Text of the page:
Nowadays it’s hard to get excited about a new roguelike. There’s a lot of them, and playing just one requires a lot of dedication. Oh, and Spelunky looms intimidatingly in the canon, an end-game boss that may never be smote. Some have come close: Enter the Gungeon, Rogue Legacy and Risk of Rain are all strong contenders. Joining this canon is Flinthook, a sidescrolling shooter-platformer by the team responsible for (the frankly disappointing) Mercenary Kings and (the frankly underrated) Ninja Senki DX.
You play as captain Flinthook, a cheerful looking space pirate hell-bent on plundering spaceships. These spaceships are composed of a series of randomised rooms throughout which you’ll shoot other space pirates (yes, it’s true: this is a pirate-versus-pirate videogame). Crucially, you’ll move through these environments using your grappling hook, which is the central requisite novelty at the heart of Flinthook.
This grappling hook pulls the player towards anchors strewn liberally throughout each room. The hook has a limited range, but it doesn’t bend or bow and there’s no cooldown. Basically, if you’re not moving around each room with the erraticness of a beheaded chicken, shooting and dodging bullets with your hook all the way, then you’re not playing the game properly. Chaining hooks together will provide a bit of momentum, but overall it’s a fairly straightforward traversal tool, albeit central to the game. When using the grappling hook in concert with the captain’s slowdown tool—which does have a short cooldown—I always felt like the most powerful combatant on the screen. It's the element that transforms Flinthook from a passing distraction into a potentially ruinous addiction.
Importantly, Flinthook isn’t a particularly punitive game. It waters down the roguelike template even more than the likes of Rogue Legacy, with certain unlockable perks available permanently. Meanwhile, once a new world is accessed it’s possible to start from there forever. Each world has a series of level-types which can be selected manually at the beginning of each game, and each has an indicator showing how difficult it’s going to be. In other words, a certain dreaded level theme isn’t going to take you by surprise like it can in other similar games.
And yet, Flinthook doesn’t feel like a Fisher Price roguelike or anything: it’s just structured in a way that won’t feel utterly punishing with each death. Many, including myself, will welcome the fact that it’s difficult to spend five minutes with this game without achieving something. Completing a level provides a unit of currency which can be used to unlock permanent abilities, such as higher health, more perk slots, or higher XP rewards, among many others. Overall, the only progress gated here is access to new worlds, which is achieved by accruing a certain number of Ghost Gems and facing off with a boss. Ghost Gems are rewarded with a completed level, but are taken away with each death, meaning you need to complete a number of levels without dying to make solid progress through the game.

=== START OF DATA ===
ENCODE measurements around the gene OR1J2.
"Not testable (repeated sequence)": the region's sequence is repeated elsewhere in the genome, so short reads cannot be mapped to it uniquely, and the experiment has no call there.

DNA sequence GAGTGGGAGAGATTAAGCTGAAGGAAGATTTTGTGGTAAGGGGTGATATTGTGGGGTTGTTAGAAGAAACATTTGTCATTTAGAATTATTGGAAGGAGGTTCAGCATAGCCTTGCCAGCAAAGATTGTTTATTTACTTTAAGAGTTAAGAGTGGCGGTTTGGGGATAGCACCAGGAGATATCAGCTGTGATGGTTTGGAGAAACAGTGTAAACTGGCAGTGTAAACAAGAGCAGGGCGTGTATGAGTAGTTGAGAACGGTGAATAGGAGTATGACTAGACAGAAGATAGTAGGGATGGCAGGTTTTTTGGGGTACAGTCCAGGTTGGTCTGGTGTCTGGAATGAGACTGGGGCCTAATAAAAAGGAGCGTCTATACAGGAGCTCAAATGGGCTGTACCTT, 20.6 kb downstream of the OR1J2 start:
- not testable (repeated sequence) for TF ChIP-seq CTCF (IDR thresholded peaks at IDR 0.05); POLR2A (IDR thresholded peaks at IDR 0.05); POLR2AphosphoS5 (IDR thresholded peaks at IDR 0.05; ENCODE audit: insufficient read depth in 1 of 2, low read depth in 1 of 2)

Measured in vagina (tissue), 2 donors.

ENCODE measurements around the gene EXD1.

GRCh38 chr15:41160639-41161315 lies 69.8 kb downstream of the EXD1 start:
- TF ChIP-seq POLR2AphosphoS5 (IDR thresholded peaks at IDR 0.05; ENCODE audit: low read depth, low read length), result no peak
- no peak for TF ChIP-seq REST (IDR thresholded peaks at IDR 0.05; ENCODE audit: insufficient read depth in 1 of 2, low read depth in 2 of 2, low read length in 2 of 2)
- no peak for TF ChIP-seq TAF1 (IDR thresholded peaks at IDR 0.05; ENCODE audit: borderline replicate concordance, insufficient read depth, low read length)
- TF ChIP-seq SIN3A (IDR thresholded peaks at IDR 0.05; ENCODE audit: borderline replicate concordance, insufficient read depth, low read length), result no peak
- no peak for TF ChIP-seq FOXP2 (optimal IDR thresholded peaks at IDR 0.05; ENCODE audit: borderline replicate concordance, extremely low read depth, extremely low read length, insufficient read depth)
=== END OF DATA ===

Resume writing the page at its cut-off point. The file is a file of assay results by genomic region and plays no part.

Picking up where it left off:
One of my few beefs with Flinthook is that the layout of rooms tends to become pretty familiar, pretty quickly. It’s not really the type of roguelike you’ll play in order to find secrets though (even though they exist). It’s the combat and the upgrade system which is the real carrot-on-the-stick. Your plasma pistol isn’t particularly powerful, but the game’s insistence that you move acrobatically throughout each arena while using it means demolishing foes always feels graceful and impressive. It helps that Flinthook doles out treasure at an alarmingly rapid pace. The clink of gold coins spewing out of shattered jars is reason enough to keep playing this game.
It’s also very cheerful: I mean, even though it’s arguably the easiest 'roguelite' out there, it’s still time-consuming and often fury-inducing. But it’s time-consuming and fury-inducing in a much more tolerable way than some of its contemporaries, and while it can hardly boast the intricacy which keeps Spelunky at the top of the pack, it’s better to view Flinthook as a more-ish shooter rather than an elaborate, skill-based platformer. For those inclined to abandon a roguelike when the going gets tough, there’s still a marginal chance you’ll grow attached to Flinthook. It doesn’t add much to the genre, but its small tweaks and iterations work wonders.